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Despite Missing Revenue Target By A Wide Mark, MGM Springfield's First Year Is Touted As A Success


    MGM Springfield is preparing to observe the one-year anniversary of the opening of the first resort casino in Massachusetts. 

    One year ago this Saturday, the $960 million MGM casino in downtown Springfield opened its doors to the public with great fanfare and high hopes that it would be a catalyst to revitalize the city.

    During its first year, the resort complex, which includes a gambling floor, a 250-room hotel, several restaurants and bars, a movie theater, bowling alley, and comedy club attracted 6 million visitors, according to MGM Springfield President Mike Mathis, who declared during a press conference Monday that the casino has provided a lift to the local economy.

    "We are proud of the economic boom the city is undergoing," said Mathis.

    Mathis pointed to higher tax revenue collected by the city from restaurants and hotels as evidence of the casino’s impact on tourism and pointed to new projects recently launched downtown such as the $40 million redevelopment of the Paramount Theater.

   Meanwhile, he said consequences predicted by casino detractors have not materialized.

  "A lot of the fears about congestion downtown and crime, they just haven't come to fruition," said Mathis.

   The MGM casino will come up well short of the $418 million in gross gaming revenue it projected in its license application would be taken in from the slot machines and gaming tables in the first year.   In the first 11 months, MGM’s gross gaming revenue totaled just under $253 million, according to the Massachusetts Gaming Commission.

  Now facing more competition from the newly-opened Encore Boston Harbor casino, Mathis brushed aside concerns that an over-saturated gambling market in the Northeast might prevent MGM from hitting its revenue goal.

   " It's just a matter of when we are able to get there ( to the projected gaming revenue). It is going to take some time. There is always a ramp up," said Mathis.

   MGM is opening a new VIP lounge in the Springfield casino to cater to high rollers and making some other changes to boost its gambling business.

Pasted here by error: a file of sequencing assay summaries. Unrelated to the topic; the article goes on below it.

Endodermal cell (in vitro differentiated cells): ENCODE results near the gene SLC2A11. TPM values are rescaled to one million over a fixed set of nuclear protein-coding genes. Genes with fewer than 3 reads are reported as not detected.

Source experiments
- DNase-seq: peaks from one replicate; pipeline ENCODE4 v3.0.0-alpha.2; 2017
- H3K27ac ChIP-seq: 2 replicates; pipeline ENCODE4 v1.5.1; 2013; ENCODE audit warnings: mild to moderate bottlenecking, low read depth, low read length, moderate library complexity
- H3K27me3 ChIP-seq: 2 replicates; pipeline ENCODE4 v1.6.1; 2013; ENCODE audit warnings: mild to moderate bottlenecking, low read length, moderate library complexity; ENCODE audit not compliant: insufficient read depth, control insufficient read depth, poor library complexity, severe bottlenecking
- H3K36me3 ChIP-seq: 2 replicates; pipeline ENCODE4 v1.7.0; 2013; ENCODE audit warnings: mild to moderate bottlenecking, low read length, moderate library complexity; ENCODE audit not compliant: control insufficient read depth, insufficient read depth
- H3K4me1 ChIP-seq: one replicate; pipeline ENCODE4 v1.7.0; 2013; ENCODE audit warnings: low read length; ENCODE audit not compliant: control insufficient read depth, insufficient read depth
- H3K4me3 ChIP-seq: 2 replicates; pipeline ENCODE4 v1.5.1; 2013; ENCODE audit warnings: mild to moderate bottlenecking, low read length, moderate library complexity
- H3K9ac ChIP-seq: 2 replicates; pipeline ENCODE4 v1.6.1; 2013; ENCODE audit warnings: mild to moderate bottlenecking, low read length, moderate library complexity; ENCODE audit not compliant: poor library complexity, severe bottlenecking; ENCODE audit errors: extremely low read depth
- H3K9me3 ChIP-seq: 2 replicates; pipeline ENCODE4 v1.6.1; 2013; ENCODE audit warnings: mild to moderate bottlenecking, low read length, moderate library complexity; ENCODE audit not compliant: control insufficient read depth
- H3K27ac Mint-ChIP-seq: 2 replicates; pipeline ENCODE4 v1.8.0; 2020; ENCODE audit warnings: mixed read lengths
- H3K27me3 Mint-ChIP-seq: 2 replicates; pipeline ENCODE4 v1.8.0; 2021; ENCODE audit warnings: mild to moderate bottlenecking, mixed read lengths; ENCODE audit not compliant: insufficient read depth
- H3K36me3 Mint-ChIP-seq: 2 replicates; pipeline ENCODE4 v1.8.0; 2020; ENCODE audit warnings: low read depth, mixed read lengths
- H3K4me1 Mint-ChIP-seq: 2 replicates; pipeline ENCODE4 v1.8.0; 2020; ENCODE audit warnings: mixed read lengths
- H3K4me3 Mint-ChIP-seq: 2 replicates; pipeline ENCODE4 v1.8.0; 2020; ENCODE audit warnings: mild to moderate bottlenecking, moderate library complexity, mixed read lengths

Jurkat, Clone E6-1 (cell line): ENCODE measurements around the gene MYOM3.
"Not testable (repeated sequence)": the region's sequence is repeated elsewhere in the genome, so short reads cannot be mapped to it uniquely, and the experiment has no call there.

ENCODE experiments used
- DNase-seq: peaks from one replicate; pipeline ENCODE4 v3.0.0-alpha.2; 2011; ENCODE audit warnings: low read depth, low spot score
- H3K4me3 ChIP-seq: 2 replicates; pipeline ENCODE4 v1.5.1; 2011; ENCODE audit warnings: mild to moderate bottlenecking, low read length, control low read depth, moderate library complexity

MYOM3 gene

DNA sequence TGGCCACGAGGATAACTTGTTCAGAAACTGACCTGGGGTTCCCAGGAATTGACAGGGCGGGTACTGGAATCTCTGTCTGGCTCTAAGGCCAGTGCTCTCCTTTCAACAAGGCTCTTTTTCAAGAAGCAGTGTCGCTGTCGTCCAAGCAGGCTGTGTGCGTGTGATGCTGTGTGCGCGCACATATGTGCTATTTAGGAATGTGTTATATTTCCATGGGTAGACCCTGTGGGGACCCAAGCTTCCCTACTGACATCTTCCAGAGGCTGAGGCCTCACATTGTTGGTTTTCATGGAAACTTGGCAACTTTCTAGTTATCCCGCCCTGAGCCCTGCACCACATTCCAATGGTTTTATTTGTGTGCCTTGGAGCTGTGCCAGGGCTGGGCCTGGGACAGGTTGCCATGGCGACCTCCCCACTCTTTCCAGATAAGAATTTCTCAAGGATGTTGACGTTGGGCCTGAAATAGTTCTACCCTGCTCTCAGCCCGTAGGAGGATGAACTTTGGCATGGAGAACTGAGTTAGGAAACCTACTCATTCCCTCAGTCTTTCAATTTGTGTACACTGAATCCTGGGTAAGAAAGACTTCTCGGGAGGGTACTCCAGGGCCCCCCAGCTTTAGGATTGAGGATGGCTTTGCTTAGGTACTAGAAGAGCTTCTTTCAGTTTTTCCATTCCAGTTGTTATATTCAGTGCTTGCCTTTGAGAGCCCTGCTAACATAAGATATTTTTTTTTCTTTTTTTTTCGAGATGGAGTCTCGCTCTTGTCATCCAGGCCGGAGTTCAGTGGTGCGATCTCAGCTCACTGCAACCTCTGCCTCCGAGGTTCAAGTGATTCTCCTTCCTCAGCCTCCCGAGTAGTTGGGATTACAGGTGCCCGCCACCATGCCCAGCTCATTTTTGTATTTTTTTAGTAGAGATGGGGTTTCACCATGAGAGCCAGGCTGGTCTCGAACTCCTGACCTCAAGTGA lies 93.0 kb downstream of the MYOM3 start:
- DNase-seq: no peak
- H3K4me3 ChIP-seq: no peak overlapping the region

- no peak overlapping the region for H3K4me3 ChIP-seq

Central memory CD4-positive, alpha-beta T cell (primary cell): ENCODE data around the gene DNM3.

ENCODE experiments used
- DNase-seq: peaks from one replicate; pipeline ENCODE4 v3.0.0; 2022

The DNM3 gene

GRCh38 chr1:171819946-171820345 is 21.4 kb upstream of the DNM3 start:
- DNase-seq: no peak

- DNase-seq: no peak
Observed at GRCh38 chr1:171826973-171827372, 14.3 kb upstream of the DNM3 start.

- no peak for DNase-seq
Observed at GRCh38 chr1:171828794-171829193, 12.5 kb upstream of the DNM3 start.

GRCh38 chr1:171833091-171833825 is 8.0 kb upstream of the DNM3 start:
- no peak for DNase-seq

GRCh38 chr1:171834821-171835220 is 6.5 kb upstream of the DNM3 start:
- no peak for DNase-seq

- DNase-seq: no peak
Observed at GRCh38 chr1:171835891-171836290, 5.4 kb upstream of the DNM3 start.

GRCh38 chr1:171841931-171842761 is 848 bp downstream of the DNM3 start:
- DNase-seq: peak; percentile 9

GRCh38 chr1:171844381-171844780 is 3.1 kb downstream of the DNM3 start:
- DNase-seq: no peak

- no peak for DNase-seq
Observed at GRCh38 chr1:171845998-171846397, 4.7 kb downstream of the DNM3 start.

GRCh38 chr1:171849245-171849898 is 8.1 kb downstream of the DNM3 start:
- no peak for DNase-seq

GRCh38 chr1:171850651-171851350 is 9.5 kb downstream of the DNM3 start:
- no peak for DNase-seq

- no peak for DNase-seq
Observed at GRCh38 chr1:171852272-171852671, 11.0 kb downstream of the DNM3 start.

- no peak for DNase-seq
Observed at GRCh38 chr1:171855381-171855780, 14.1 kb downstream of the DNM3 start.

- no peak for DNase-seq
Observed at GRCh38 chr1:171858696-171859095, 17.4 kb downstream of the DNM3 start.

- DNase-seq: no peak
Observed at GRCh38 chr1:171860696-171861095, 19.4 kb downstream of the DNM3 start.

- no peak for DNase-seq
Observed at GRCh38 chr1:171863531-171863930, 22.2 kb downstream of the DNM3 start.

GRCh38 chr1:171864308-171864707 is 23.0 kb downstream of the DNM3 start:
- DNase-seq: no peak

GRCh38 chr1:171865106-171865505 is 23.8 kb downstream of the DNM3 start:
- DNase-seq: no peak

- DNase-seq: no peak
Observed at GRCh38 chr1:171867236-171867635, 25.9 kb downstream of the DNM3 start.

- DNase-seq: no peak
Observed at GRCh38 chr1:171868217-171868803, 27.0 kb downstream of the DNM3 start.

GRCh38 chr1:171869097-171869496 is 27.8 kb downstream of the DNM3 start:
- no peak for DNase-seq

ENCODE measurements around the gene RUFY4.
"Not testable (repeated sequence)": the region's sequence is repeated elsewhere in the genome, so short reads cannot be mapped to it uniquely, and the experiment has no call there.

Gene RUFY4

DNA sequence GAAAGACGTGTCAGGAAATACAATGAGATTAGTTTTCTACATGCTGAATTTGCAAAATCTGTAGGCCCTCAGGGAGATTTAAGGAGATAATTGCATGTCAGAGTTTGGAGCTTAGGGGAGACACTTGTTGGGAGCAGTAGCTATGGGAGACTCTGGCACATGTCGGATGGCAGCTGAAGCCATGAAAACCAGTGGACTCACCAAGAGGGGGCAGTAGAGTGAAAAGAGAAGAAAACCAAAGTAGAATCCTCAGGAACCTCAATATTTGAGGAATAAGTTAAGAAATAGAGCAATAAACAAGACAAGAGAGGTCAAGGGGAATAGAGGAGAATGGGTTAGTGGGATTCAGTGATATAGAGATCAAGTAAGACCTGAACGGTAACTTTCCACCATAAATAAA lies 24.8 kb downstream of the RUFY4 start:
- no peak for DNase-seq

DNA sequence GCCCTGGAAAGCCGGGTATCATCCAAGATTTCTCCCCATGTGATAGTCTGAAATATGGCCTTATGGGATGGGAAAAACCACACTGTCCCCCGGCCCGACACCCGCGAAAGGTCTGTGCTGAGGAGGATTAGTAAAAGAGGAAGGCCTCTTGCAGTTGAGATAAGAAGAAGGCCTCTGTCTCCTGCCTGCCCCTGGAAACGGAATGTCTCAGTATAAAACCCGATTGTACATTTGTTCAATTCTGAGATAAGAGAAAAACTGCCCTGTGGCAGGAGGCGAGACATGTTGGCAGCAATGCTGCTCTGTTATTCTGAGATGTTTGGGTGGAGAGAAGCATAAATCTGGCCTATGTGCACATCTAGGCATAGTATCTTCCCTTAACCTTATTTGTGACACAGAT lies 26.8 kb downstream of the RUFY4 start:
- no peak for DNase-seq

Massachusetts collects a 25 percent tax on the casino’s gross gaming revenue.

  Casinos were pitched to Massachusetts voters in 2014 as job-generators.  MGM officials repeatedly touted 3,000 jobs would be produced at the Springfield casino.  Current employment is 2,300, according to Mathis. 

  " These are 2,300 great jobs--well-paying with benefits, and we are launching careers," said Mathis. " Sure, we would love the number to be higher because it would be a reflection the business is higher, and that will come with time."

  Mathis said he is proud that Springfield residents make up 40 percent of the workforce – exceeding a local employment goal of 35 percent.

   Asked earlier this year about MGM falling short of its job-creation promises, Springfield Mayor Domenic Sarno said he expects the company to satisfy its obligations.

    "There are still ramping up with the jobs there, but we have an agreement and will make sure they live up to the agreement," said Sarno.

   To mark the one-year anniversary this Saturday, MGM is planning a public celebration on the outdoor plaza with the New England Patriots’ Cheerleaders, food trucks, and a five-tier birthday cake.


The record-setting tenure of Springfield Mayor Domenic Sarno. The 2011 tornado and its recovery that remade the largest city in Western Massachusetts. The fallout from the deadly COVID outbreak at the Holyoke Soldiers Home. Those are just a few of the thousands and thousands of stories WAMC’s Pioneer Valley Bureau Chief Paul Tuthill has covered for WAMC in his nearly 17 years with the station.
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